Uganda’s Gen. Museveni–Has almost larger Parliament than United States. Photo: YouTube screenshot
[My Free Thoughts]
The Ugandan dictator Gen. Yoweri Museveni has been creating parliamentary districts as a way of spreading out the pork and creating more lawmakers beholden to him.
Uganda has a population of 45 million people, gdp of $34 billion, land area of 93,065 square miles, and 426 legislators in parliament. Most of them are nothing but the dictator’s rubber stamp for overstaying in power and wasting taxpayers’ money. They are penchants for luxury and fat salaries all at the expense of the taxpayers.
Uganda has almost as many lawmakers as the United States, which has a population of about 330 million, a gdp of $22 trillion, land area of 3.8 million square miles, and 435 members of the House of Representatives, the lower house—just nine more than Museveni’s Uganda; or 109 more, once you add the 100 U.S. senators.
About 25% of the Ugandan lawmakers are elderly and already superannuated. Yet they cling on, enjoying this source of income. The country’s ruler, Gen. Yoweri Tibuhaburwa Kaguta Museveni has been in power since 1986 following a five-year bush struggle. He has used, twice, his majority members of his ruling National Resistance Movement (NRM) party in parliament to amend the constitution to his favor and to the detriment of million of Ugandans who once believed the fiction he sold that the bad old days were over.
In 2005, he used the majority members of his party in parliament to scrap presidential term limits as the 1995 constitution pronounced. At that time he offered 5 million shillings (a mere roughly $3,000 at the time) to each parliamentarian belonging to the NRM as a bribe for them to carry out his dubious deal.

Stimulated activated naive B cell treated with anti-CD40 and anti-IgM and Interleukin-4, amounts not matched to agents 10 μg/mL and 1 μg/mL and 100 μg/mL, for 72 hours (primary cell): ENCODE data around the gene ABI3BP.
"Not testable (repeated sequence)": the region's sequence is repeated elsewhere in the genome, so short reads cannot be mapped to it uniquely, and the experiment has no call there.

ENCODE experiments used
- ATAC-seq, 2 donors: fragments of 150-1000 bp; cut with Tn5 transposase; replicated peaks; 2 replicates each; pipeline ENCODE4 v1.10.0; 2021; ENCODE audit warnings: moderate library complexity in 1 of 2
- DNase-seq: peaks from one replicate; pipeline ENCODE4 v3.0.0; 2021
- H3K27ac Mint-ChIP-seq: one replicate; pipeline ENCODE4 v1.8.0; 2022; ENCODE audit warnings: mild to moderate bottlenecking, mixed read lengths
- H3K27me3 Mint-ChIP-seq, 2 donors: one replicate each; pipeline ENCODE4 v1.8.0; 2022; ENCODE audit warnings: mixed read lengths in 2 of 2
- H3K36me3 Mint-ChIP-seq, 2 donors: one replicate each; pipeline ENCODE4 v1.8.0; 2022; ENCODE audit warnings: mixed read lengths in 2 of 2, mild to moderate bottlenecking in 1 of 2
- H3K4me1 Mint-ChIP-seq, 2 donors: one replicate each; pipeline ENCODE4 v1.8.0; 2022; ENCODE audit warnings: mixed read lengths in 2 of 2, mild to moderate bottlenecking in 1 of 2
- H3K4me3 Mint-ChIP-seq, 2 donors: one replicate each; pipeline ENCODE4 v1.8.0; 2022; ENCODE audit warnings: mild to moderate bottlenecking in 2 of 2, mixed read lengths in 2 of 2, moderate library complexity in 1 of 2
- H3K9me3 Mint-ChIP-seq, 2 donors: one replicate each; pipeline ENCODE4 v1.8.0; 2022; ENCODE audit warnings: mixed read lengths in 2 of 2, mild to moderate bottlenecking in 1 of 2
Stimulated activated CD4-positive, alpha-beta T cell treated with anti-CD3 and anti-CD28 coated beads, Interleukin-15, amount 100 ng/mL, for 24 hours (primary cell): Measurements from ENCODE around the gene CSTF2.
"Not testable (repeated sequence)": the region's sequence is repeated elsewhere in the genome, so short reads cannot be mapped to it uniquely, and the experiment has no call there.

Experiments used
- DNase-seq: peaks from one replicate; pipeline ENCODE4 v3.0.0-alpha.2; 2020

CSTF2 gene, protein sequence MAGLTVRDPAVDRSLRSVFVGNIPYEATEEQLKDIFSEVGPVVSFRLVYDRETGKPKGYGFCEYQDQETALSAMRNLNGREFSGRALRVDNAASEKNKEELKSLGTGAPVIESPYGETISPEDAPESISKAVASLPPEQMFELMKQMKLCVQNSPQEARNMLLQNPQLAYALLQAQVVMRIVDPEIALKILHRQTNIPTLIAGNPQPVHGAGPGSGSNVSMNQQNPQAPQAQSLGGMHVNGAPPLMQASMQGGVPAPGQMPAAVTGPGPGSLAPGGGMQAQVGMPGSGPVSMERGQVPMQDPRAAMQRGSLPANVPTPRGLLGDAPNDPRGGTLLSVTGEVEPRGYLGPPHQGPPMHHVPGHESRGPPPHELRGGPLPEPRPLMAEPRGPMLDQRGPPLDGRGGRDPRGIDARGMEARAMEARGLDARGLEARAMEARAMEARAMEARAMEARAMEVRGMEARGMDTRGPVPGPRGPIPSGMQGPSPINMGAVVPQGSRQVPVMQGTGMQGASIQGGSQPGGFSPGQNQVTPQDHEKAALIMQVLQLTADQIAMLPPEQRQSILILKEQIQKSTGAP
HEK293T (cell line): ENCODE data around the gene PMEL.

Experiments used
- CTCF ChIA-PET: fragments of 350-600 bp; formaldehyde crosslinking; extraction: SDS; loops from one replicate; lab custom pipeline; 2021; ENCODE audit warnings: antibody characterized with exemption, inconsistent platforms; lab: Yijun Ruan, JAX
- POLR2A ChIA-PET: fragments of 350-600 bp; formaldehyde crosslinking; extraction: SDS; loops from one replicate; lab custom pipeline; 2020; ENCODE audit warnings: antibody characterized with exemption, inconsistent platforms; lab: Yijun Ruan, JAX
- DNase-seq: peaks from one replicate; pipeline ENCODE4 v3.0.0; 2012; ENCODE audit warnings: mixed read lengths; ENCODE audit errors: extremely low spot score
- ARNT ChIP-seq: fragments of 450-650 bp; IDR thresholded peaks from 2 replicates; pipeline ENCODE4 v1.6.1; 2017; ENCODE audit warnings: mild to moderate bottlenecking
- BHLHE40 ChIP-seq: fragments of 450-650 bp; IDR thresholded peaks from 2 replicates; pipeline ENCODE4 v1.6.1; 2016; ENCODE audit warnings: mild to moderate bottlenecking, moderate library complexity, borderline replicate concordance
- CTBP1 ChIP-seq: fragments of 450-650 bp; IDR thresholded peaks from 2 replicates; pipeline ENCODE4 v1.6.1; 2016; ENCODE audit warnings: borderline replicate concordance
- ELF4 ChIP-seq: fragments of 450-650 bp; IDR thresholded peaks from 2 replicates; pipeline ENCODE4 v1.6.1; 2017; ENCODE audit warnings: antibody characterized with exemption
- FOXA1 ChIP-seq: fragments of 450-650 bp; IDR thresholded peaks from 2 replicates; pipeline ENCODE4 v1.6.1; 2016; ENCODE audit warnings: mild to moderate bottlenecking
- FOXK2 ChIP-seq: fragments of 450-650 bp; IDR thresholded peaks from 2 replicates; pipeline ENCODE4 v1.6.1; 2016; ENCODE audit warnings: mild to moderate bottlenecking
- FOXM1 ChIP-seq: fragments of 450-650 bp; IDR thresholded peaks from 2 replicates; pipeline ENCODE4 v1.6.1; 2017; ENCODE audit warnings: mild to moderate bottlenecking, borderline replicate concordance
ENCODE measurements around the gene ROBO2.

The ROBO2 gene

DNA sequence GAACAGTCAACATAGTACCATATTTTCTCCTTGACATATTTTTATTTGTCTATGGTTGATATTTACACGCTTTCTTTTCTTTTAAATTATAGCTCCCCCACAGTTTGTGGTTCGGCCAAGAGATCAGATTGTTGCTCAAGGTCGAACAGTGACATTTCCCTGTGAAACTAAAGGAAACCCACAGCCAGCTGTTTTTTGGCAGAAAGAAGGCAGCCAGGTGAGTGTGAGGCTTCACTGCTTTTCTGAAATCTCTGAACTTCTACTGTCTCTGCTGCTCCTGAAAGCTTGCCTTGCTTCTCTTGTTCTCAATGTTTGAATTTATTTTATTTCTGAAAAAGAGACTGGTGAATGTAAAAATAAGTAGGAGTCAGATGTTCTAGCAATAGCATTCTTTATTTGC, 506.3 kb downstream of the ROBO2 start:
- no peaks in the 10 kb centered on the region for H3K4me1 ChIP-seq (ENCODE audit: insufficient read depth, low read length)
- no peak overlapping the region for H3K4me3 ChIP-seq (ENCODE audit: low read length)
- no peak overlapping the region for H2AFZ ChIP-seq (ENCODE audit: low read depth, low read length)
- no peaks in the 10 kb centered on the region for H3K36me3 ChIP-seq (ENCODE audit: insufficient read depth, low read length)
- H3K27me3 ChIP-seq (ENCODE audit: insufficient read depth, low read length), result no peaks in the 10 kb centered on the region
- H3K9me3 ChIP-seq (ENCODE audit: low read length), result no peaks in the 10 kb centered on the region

Again in 2017, Gen. Museveni used the same parliament that has a majority of NRM members to scrape the 75-years age limit from the constitution even though he had assured a journalist that he wouldn’t run for president past that age.
The despot knew that by next year’s election in 2021, he would be older than 75 and would not be eligible to contest. This time to get his way he offered 20 million shillings, about $5,400 to his parliamentarians, plus other other gifts, and a proposal to extend their terms from five years to seven years. He had deceived them on the term extension since the courts struck down the seven years proposal but still upheld what he wanted, the removal of the age limit.
At the same time the country’s debt burden is overbearing. The borrowing also doesn’t reconcile with service delivery and utilization. Some loans are diverted into unproductive activity, while some embezzled. No one is held accountable even when those responsible are known. Before the close of the last financial year in June, Uganda’s public debt had hit 53.697 trillion shillings, about $17.33 billion. The largest percentage of the budget is allocated to debt repayment.
With the creation of new constituencies by Gen. Museveni’s cabinet and approved by parliament, the number of parliamentarians is going to increase again, and possibly exceed the United States’. This will present more burden to the already impoverished taxpayers—Uganda’s average income per head is about $776 according to the world bank—since legislators enjoy fat salaries, allowances, insurance, free expensive vehicles and fuel plus other unnecessary benefits. The U.S. by comparison has average income per head of $53,500.
From the look of things, the increased creation of constituencies is not aimed at service delivery but political gerrymandering to increase more “yes men” for dictator Museveni in parliament.
Columnist Kakwenza Rukirabashaija can be reached via